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The brain rewards us twice for food: when we eat and when food reaches the stomach



A human study from the Max Planck Institute for Metabolism in Germany suggests that the release of dopamine in the brain occurs in both periods.

The release of dopamine occurs every time. Pixabay

We know that a good meal can stimulate the release of dopamine, the hormone of well-being, and now a human study at the Max Planck Institute for Metabolism suggests that the release of dopamine in the brain occurs at two different times. At the moment food is consumed and when it reaches the stomach, as described in the article on this work published on Thursday in the journal Cell Metabolism. (Read: Eye to junk food)

"Thanks to the new positron emission tomography (PET) technology we developed, we could not only find two dopamine release peaks, but we also identified specific areas of the brain that were associated with these releases." says author Marc Tittgemeyer, head of the Translational Neurocircuitery Group at the Institute. "While the first release occurred in areas of the brain associated with reward and sensory perception, release after ingestion involved additional regions associated with higher cognitive functions," he says.

In a study of 12 healthy volunteers, they received tasty cocktails or a tasteless solution, while data was recorded using PET. Interestingly, the desire for shock was in proportion to the amount of dopamine released in some areas of the brain during the first tasting. But the greater the thirst, the less dopamine is released. (We suggest: why cookies are irresistible? Neuroscientists react)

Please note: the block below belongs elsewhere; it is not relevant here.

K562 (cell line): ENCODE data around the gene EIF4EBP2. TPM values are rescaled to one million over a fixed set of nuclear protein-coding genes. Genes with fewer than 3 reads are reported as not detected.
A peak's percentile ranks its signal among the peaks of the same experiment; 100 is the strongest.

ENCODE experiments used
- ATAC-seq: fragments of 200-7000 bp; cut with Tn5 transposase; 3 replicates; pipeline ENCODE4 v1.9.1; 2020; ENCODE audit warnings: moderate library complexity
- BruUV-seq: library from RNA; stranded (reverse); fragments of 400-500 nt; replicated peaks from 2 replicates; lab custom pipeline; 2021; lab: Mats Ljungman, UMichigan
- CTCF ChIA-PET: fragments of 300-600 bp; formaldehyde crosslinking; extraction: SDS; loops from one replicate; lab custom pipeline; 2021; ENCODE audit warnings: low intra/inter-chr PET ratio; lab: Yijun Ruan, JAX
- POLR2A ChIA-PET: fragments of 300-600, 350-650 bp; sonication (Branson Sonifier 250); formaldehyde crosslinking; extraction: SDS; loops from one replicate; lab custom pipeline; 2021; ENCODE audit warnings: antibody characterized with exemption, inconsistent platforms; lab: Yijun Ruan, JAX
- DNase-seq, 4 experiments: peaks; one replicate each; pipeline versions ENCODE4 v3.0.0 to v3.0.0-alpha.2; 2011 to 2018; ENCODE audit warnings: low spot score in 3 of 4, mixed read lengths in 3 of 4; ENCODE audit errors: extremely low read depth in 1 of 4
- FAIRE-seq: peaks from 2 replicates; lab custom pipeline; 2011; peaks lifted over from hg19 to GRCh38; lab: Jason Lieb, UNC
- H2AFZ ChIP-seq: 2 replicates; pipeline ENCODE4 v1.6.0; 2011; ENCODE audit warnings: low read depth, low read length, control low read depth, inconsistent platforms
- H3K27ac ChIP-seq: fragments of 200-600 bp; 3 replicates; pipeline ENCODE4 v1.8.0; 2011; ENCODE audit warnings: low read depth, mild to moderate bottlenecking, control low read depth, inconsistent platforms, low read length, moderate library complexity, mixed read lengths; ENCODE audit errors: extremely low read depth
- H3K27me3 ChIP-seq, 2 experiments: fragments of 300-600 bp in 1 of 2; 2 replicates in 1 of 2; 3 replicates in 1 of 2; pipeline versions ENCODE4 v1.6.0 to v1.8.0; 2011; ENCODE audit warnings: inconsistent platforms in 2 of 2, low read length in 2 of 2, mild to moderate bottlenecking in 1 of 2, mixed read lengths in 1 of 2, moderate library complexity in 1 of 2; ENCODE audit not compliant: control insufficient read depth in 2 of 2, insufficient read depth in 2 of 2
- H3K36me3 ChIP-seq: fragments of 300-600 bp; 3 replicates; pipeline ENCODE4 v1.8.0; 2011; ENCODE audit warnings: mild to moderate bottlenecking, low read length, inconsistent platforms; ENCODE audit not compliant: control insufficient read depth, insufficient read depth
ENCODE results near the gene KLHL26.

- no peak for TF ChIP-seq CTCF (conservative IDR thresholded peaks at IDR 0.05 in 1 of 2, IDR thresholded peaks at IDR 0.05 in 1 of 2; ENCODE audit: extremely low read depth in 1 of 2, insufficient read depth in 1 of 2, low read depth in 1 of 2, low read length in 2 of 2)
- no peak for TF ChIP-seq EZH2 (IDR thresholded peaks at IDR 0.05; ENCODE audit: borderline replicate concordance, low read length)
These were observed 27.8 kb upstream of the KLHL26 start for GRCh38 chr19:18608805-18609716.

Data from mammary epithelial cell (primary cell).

"On the one hand, the release of dopamine reflects our subjective desire to eat food, on the other hand our desire seems to suppress the release of intestinal-induced dopamine," says Heiko Backes, leader of the Multimodal Brain Metabolism group at the Institute and coprimer author in the study of Sharmili Edwin Thanarajah.

Intestinal-induced suppression release can cause excessive consumption of highly desirable foods. "We continue eating until we release enough dopamine," says Backes, but adds that this hypothesis has not yet been proven in subsequent studies. Previous experiments have shown the release of intestinal-induced dopamine, but for the first time it is demonstrated in humans, according to the authors of the work. (You may be interested in: our second brain)


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